Since the government-mandated rates have gone down and now stands at the lowest in the last decade, ONGC has said on Friday that they are losing ₹ 6,000-7,000 crore on natural gas business. Oil and Natural Gas Corp (ONGC) director (Finance) Subhash Kumar said that the government-mandated rates are a lot lower than the cost of production of $ 3.5-3.7 per million British thermal units.
The reduction of gas prices accounts for huge losses for companies. Every dollar reduction in gas prices generates a revenue loss of about ₹ 5,200 crores and a ₹ 3,500 crore on profit.
ONGC director Subhas Kumar had also said, “Our losses will be in the order of Rs 6,000-7,000 crore in current fiscal.”
ONGC had been generating a loss on the 65 million standard cubic meters per day of gas it produces from domestic fields after the government in November 2014 introduced a new gas pricing formula that had “inherent limitations” as it was based on pricing hubs of gas surplus countries such as the US, Canada, and Russia, as reported by Energyworld.com.
The formula that sets the gas prices takes into account factors such as, the volume-weighted annual average of the prices prevailing in Henry Hub (US), National Balancing Point (the UK), Alberta (Canada), and Russia with a lag of one-quarter.
The price of the natural resource which is generated by this formula is revised twice a year. The rate for the period that began on the 1st of October was taken down by 25 percent to $ 1.79 per mmBtu.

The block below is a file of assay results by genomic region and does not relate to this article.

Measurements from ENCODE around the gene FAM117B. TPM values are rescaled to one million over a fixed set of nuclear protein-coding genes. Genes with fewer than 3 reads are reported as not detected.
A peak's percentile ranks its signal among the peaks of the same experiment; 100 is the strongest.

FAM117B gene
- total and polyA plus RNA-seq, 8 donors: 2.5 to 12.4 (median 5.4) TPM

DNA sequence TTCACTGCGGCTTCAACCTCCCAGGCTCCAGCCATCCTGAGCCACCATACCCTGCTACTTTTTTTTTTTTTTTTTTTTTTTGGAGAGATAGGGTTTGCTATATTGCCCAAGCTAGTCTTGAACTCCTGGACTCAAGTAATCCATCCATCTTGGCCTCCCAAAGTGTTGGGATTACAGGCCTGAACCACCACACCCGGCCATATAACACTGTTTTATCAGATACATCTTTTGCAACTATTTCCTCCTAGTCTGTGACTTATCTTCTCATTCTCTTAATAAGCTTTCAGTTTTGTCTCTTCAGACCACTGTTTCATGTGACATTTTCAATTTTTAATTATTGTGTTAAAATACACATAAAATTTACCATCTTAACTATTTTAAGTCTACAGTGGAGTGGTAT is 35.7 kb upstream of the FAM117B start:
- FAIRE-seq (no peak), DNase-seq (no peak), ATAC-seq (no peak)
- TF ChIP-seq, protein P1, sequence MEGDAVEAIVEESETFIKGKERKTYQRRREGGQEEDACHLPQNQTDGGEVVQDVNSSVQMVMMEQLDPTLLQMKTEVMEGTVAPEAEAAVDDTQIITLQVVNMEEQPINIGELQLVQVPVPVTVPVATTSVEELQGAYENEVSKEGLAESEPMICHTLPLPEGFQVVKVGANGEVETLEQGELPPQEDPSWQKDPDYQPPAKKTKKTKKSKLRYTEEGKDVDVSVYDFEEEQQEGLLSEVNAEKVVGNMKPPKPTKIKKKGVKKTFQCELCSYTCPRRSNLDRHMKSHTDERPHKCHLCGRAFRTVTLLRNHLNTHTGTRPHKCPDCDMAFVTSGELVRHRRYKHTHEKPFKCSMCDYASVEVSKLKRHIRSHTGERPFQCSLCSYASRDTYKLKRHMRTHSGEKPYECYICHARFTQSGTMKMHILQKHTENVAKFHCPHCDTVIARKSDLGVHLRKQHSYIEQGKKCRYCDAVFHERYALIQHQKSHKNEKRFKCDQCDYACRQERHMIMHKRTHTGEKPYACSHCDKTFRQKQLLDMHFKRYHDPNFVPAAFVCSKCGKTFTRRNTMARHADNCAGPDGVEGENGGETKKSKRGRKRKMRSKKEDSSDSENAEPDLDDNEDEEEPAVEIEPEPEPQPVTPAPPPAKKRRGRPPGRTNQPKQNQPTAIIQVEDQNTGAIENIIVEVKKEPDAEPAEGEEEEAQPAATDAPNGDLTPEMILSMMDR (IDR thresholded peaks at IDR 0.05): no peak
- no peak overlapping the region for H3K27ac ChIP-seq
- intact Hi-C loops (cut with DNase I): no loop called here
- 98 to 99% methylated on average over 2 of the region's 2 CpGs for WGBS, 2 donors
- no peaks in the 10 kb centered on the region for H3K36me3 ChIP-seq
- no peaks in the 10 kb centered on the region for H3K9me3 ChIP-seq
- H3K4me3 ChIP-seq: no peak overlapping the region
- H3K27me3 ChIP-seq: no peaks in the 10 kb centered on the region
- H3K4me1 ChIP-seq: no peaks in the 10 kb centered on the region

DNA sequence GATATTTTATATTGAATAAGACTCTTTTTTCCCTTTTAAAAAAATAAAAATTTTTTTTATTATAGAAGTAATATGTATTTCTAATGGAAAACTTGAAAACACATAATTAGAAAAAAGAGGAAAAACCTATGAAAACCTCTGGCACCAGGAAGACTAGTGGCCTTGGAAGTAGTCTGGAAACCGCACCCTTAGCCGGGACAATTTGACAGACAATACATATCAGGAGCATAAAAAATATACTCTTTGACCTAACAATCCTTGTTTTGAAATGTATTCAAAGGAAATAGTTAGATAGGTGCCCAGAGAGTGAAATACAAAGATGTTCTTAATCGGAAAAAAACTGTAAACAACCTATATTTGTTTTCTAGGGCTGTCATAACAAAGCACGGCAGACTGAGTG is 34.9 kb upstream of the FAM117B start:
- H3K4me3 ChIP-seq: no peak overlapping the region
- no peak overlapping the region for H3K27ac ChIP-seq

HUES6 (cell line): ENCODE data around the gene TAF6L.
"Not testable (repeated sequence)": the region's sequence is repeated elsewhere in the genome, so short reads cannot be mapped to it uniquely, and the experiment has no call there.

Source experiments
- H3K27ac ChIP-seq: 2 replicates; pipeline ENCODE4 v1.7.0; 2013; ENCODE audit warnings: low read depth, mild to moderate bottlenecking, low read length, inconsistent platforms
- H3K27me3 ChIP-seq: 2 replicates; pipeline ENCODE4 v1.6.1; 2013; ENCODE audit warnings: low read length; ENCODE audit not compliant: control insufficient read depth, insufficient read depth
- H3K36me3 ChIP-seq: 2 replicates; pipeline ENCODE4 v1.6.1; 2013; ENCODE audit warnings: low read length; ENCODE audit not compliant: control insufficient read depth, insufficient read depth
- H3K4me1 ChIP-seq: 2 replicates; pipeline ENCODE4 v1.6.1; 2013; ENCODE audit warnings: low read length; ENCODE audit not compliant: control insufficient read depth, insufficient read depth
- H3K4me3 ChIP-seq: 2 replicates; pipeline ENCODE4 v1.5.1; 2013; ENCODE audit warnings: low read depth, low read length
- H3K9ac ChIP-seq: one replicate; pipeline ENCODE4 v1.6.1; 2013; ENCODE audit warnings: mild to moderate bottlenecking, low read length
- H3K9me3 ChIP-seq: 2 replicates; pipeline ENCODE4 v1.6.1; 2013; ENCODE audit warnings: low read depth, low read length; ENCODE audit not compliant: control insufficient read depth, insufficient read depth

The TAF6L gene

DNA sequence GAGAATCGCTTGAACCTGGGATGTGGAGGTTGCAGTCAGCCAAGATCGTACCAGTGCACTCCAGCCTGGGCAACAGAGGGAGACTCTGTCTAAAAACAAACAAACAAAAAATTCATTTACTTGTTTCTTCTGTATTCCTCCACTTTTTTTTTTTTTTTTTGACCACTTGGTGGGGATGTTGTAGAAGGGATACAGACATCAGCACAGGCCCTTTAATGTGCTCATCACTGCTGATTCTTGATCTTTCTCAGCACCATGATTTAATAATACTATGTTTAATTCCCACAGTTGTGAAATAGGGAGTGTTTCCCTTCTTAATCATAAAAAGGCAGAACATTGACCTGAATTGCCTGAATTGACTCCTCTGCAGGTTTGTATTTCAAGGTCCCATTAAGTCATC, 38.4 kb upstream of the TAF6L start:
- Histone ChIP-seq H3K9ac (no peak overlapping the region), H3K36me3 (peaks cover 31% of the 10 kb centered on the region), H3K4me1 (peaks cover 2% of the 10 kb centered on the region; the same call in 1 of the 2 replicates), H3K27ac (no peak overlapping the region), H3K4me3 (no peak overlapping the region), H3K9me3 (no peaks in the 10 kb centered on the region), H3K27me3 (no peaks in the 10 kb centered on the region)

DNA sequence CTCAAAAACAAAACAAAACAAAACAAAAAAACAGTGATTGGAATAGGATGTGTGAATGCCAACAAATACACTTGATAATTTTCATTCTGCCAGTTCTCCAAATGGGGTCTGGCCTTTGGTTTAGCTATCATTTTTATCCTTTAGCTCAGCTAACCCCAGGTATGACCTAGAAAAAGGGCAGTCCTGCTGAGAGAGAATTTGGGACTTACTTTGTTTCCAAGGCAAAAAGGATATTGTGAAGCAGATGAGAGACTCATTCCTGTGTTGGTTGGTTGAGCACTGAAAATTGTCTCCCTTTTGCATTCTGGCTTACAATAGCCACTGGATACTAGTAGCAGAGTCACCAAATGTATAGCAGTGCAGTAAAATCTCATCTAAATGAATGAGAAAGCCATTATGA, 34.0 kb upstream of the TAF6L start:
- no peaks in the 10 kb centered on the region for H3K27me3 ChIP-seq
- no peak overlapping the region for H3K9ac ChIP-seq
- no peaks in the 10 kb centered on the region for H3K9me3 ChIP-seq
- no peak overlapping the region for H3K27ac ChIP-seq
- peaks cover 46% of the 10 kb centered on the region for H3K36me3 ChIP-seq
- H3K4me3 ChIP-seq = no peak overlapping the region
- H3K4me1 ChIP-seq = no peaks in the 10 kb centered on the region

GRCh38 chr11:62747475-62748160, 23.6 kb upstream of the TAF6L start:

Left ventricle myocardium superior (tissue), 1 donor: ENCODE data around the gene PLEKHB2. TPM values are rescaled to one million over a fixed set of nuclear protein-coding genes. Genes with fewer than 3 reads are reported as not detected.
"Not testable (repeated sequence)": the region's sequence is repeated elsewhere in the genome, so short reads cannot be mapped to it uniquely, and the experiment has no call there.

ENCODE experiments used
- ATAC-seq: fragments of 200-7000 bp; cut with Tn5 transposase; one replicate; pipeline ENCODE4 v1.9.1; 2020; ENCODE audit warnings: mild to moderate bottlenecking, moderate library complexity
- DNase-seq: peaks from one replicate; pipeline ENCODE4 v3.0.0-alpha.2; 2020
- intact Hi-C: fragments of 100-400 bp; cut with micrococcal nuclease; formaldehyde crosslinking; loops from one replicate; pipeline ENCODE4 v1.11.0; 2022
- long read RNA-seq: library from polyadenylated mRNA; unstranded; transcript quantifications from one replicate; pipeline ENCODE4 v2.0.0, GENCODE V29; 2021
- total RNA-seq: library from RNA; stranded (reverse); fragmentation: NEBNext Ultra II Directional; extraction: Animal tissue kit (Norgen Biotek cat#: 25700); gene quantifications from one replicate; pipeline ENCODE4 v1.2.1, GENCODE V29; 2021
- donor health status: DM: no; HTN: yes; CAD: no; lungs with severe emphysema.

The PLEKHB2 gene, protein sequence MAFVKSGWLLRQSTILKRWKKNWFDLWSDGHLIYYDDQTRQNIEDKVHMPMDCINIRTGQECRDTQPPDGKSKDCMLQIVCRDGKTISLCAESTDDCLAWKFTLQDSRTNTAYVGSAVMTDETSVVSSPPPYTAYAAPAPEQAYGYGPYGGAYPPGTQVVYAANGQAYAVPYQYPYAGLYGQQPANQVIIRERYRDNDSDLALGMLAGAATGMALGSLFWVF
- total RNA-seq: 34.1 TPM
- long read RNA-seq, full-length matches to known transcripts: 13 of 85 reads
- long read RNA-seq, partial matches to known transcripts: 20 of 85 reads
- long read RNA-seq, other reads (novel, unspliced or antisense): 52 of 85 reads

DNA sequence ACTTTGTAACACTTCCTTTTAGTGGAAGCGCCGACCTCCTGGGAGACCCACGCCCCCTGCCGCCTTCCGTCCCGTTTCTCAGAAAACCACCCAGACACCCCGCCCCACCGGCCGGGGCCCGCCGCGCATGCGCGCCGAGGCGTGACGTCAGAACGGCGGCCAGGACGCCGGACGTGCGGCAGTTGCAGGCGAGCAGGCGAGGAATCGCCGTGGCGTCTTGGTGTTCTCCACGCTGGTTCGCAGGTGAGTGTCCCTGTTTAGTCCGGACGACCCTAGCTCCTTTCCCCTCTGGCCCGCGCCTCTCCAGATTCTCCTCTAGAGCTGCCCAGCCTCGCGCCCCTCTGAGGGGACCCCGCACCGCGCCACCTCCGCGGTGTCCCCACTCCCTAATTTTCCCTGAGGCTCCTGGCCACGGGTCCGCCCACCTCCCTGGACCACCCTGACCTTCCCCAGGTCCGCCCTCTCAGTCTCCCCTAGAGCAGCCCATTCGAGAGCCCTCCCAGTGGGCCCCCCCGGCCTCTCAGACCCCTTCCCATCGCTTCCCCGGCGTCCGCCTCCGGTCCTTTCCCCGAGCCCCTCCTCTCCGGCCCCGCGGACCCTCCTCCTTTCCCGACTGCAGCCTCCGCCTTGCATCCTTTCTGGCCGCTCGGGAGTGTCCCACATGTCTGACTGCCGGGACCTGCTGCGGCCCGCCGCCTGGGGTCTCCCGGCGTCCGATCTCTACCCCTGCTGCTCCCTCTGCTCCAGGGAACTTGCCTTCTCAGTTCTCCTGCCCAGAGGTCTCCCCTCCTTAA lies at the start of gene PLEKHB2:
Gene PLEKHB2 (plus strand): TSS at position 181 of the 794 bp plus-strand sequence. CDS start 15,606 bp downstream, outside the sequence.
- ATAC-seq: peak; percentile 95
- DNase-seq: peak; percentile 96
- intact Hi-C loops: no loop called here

However many, including the director of ONGC hoped that the government would act on the firm’s request to set the prices such as the floor price would be set to check losses.
ONGC chairman and managing director Shashi Shanker also said that the current pricing does not cover the cost and because of this, the company is incurring losses. Also, he said that the company had already made a representation to the Ministry of Petroleum and Natural Gas for suitable amendments to the formula. He said, “Ministry is seized of the matter. They are favorably inclined and a committee has been constituted to look into this. There is talk of a floor price and changes in the formula itself by linking the rate to relevant market benchmarks such as JKM. I cannot comment on what shape it will take but we are certainly hopeful.”
He also added that prices have to be remunerative if the domestic output has to be raised.
$ 1.79 per mmBtu rate applies to gas produced from fields given to the company on a nomination basis. However, ONGC has the freedom to set prices on blocks and areas it had won in auctions since 1999.
The chairman and managing director of ONGC also believe that the freedom that the government granted earlier this year would help to monetize gas discoveries in those blocks.
The new affiliates would be able to bid for gas that is being produced in those areas. ONGC group companies had been using imported LNG as fuel. They would now be able to price discovery auction, as said the chairman and managing director of the firm. This would, in turn, create competition and would help to create better pricing for ONGC. Shanker also thinks that this would save a lot of costs as the group companies would be replacing imported fuel with domestically produced gas.
Rates, through the current formula, are revised every six months. Prices are set on April 1 and October 1 of each year. Prices set on October 1 of this year are to $ 1.79 per mmBtu. This is the lowest pricing that the company has got since 2010 when the government had taken steps towards deregulating gas pricing. In May 2010, the cabinet had taken the decision to raise the gas prices that are being sold to power and fertilizer firms from $1.79 per MMBtu to $4.20 per mmBtu.